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Chemotherapy

Cancer chemotherapy; Cancer drug therapy; Cytotoxic chemotherapy

The term chemotherapy is used to describe cancer-killing drugs. Chemotherapy may be used to:

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HOW CHEMOTHERAPY IS GIVEN

Depending on the type of cancer and where it is found, chemotherapy drugs may be given different ways, including:

When chemotherapy is given over a longer period, a thin catheter can be placed into a large vein near the heart. This is called a central line. The catheter is placed during a minor surgery.

There are many types of catheters, including:

A central line can stay in the body over a long period of time. It will need to be flushed on a weekly to monthly basis to prevent blood clots from forming inside the central line.

Different chemotherapy drugs may be given at the same time or after each other. Radiation therapy may be received before, after, or during chemotherapy.

Chemotherapy is most often given in cycles. These cycles may last 1 day, several days, or a few weeks or more. There will usually be a rest period when no chemotherapy is given between each cycle. A rest period may last for days, weeks, or months. This allows the body and blood counts to recover before the next dose.

Often, chemotherapy is given at a special clinic or at the hospital. Some people are able to receive chemotherapy in their home. If home chemotherapy is given, home health nurses will help with the medicine and IVs. The person getting the chemotherapy and their family members will receive special training.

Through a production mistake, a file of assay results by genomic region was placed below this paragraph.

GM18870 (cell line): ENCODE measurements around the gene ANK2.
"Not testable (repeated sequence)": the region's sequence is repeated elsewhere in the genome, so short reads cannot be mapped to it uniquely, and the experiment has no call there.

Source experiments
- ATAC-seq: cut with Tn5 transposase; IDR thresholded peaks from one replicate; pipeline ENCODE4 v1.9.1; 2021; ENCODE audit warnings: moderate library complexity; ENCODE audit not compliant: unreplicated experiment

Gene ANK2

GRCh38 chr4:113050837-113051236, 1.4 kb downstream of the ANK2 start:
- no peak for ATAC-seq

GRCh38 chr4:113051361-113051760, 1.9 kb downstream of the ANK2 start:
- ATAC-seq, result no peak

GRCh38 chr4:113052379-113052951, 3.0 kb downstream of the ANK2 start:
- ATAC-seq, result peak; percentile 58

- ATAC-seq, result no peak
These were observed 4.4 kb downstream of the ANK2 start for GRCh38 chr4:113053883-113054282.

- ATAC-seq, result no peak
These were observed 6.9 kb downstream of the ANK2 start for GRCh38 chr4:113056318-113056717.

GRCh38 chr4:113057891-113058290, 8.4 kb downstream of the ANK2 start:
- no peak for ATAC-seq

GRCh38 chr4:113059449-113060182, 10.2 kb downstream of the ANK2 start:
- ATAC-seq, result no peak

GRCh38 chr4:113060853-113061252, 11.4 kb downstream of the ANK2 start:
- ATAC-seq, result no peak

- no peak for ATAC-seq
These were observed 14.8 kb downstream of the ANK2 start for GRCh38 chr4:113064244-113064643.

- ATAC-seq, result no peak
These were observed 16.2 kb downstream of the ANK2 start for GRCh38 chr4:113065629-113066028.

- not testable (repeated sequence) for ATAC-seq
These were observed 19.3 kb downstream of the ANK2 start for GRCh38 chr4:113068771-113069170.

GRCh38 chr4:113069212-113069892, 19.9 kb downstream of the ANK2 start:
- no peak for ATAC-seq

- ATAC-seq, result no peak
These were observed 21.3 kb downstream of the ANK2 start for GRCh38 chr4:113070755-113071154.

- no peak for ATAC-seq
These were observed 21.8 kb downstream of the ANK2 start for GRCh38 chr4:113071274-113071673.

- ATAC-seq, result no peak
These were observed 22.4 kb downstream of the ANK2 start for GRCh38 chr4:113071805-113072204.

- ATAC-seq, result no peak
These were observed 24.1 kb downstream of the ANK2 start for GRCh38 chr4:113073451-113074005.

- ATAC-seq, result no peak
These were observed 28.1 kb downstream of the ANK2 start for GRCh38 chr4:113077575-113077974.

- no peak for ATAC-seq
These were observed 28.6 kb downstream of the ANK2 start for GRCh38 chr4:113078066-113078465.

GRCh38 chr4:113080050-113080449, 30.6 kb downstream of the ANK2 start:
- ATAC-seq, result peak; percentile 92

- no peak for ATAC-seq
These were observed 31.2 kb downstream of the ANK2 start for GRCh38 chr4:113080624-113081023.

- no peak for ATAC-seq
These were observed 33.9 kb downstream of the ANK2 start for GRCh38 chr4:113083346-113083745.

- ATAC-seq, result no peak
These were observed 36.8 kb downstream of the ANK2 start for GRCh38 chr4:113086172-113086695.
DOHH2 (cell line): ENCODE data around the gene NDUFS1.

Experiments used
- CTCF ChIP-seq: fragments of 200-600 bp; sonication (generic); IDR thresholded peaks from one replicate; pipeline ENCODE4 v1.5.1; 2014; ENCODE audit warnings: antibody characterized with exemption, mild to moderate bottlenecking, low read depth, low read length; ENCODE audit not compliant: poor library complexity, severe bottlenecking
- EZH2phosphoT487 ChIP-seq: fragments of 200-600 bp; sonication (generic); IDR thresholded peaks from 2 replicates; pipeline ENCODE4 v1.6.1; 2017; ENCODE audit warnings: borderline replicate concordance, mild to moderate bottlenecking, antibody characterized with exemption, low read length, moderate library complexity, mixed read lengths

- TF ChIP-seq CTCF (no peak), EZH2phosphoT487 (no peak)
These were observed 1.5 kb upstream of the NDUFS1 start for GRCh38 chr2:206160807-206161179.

DIFFERENT TYPES OF CHEMOTHERAPY

The different types of chemotherapy include:

SIDE EFFECTS OF CHEMOTHERAPY

Because these medicines travel through the blood to the entire body, chemotherapy is described as a bodywide treatment.

As a result, chemotherapy may damage or kill some normal cells. These include bone marrow cells, hair follicles, and cells in the lining of the mouth and the digestive tract.

When this damage occurs, there can be side effects. Some people who receive chemotherapy:

Side effects of chemotherapy depend on many things, including the type of cancer and which drugs are being used. Each person reacts differently to these drugs. Some newer chemotherapy drugs that better target cancer cells may cause fewer or different side effects.

Your health care provider will explain what you can do at home to prevent or treat side effects. These measures include:

You will need to have follow-up visits with your provider during and after chemotherapy. Blood tests and imaging tests, such as x-rays, MRI, CT, or PET scans will be done to:

Related Information

Chemotherapy - what to ask your doctor
After chemotherapy - discharge

References

Collins JM. Cancer pharmacology. In: Niederhuber JE, Armitage JO, Doroshow JH, Kastan MB, Tepper JE, eds. Abeloff's Clinical Oncology. 5th ed. Philadelphia, PA: Elsevier Churchill Livingstone; 2014:chap 29.

Doroshow JH. Approach to the patient with cancer. In: Goldman L, Schafer AI, eds. Goldman-Cecil Medicine. 25th ed. Philadelphia, PA: Elsevier Saunders; 2016:chap 179.

National Cancer Institute website. Chemotherapy to treat cancer. www.cancer.gov/about-cancer/treatment/types/chemotherapy. Updated April 29, 2015. Accessed May 15, 2018.

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Review Date: 4/2/2018  

Reviewed By: Richard LoCicero, MD, private practice specializing in hematology and medical oncology, Longstreet Cancer Center, Gainesville, GA. Review provided by VeriMed Healthcare Network. Also reviewed by David Zieve, MD, MHA, Medical Director, Brenda Conaway, Editorial Director, and the A.D.A.M. Editorial team.

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